Sunday, 19 January 2014

Born to run (or at least wander)?

Most of us, those who have the 'luxury' to do so that is, experience times when we question the direction our life is going in. Are we doing the right thing? In the right place? With the right people?

The majestic Andes -- they would make any person want to travel.
Always out of reach?
These have been things very much on our mind of late. Much of this is down to the fact that we have that aforementioned 'luxury' to ponder about them. In other words, owing to our rather simple, independent lifestyle over the last number of years, we've managed to live relatively cheap and keep a little balance of cash in reserve. Enough that is to make us feel like we can take the time to discover something in life that we find truly enjoyable/fulfilling, yet not enough, contradictory as it may seem, to allow us take some risks that may provide the key to the former.

One of the things we've discovered we like doing, at this stage of our life in any case, is moving; seeing new places, exploring, observing how people live in different locations. The reality is that since 2008 this is how, more or less, our life has been.

We even put the 20 months we spent working full-time in Belfast into this category. This was because the city was new to us, somewhat different from the places in Ireland we were used to, with that novelty taking some time to wear off. Also, as our job was poorly paid, trying to put money aside was a challenge, something that we took on with gusto in many ways (well we had no other choice). Despite that, and another reason our Belfast period can go onto the 'adventure' list, we went overseas for holidays on a number of occasions during our stint there – as many times (and for longer) than our 23 years pre-2008.

So it seems our first global adventure between 2008 and 2009 released the wanderer in us. Before then, an easy-ish life in an Ireland that appeared awash with opportunities (or so we were told) coupled with decent enough full-time employment at a young age in a professional field that we generally liked, had kept this wanderlust at bay. Oh how things change. Now, especially in the absence of a fulfilling, full-time, well-paid job (if there is such a thing for us), there exists an insatiable desire to move after a time in one place.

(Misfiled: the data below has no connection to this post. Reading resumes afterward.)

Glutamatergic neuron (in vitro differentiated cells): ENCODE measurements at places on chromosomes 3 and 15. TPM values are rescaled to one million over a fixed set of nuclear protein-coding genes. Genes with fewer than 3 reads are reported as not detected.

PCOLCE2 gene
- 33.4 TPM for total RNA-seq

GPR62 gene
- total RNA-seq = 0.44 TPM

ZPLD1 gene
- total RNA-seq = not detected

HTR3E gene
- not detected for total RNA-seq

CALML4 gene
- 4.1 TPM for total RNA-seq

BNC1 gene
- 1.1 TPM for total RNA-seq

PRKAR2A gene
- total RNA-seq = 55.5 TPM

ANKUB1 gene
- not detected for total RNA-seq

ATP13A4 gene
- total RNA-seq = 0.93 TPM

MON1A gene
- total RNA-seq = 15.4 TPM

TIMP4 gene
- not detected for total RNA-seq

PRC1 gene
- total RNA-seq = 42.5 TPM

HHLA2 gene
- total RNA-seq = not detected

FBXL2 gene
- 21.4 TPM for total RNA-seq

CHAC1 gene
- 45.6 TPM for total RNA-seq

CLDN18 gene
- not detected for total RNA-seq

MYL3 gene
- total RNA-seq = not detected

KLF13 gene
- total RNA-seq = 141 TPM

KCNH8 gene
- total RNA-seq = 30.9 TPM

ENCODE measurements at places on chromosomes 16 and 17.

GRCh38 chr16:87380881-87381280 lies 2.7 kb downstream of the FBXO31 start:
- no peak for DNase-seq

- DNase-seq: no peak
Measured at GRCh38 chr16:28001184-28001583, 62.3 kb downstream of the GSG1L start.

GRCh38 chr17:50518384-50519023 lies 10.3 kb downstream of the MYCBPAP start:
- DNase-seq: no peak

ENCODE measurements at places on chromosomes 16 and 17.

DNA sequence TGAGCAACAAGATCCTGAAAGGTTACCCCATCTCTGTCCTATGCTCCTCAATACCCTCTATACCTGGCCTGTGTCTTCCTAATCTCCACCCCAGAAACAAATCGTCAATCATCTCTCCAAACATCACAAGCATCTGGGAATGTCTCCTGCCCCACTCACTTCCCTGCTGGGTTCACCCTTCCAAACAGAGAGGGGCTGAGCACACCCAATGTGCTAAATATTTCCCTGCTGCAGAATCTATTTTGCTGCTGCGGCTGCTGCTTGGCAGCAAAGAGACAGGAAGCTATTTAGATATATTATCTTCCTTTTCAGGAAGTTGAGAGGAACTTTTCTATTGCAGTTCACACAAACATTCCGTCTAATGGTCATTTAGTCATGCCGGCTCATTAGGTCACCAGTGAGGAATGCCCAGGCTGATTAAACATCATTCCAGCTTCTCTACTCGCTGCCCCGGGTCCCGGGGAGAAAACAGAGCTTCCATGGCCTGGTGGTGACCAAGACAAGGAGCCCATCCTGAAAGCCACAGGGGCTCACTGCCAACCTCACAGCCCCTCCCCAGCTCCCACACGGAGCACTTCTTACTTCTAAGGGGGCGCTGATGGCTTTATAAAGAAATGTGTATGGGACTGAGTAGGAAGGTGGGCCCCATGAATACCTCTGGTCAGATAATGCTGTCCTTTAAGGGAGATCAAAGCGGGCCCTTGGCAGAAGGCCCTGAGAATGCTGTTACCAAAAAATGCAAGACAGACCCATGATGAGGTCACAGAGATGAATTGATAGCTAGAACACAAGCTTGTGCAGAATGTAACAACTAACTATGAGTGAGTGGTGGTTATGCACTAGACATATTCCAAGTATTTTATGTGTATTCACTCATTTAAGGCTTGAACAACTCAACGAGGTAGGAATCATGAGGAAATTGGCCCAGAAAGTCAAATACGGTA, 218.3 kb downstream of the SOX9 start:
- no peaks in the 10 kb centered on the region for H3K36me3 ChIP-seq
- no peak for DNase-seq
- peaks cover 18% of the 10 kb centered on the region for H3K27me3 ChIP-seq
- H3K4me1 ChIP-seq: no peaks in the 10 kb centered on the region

Yes, it is true we willingly returned to Bogotá, a place we had already lived in on-and-off for over 18 months, after a three month spell back in Ireland last year. Yet, at a loose end in our birthplace*, Bogotá still seemed an adventure and, paradoxically in a way, a place where we had built up a good number of professional contacts, somewhere we knew we could find some work, sporadic as it may be. And we were (are) slightly concerned about money – who isn't?
The outskirts of the the Sahara desert -- where we belong?
The world is our oyster http://bit.ly/1icklNw?

Now however, not even three months back, those wanderlust feelings have returned. Yet they are tempered by concerns for the future; our professional progression, our financial well-being. You might call it adventurism constrained my conservatism, an old head on young(ish) shoulders.

Our background has a lot to do with that; the old 'settling down' mentality and way-of-life of which most of us are products. Find a partner, build a house, start a family, and, hopefully, have a steady job. The last (and for us, the first also) of those being quite difficult to pin down these days, which makes the others more difficult to achieve (especially so here in Colombia where the conversation between money and women is very 'deep'**). That is, of course, if we wanted to 'settle' at this moment in time.

In any case, history is full of explorers and adventurers, those who shunned that 'settling down' life. It's because of such men (and the odd few women) that the world is how we know it today – for good and bad. OK, there aren't too many places left to be 'newly' discovered on this planet, in a land context anyway, but that doesn't stop the personal human desire to explore and to see new things.

So if we could just make a living out of a nomadic lifestyle that should assuage our conservative side and allow us wander (and wonder) 'worry-free'. At least for a time anyway; this might be just a phase we're going through. That fanciful million dollar contract might make us stop and think.

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*For more on that somewhat 'restless' state back home see both Any which way but lose... and No country for young men.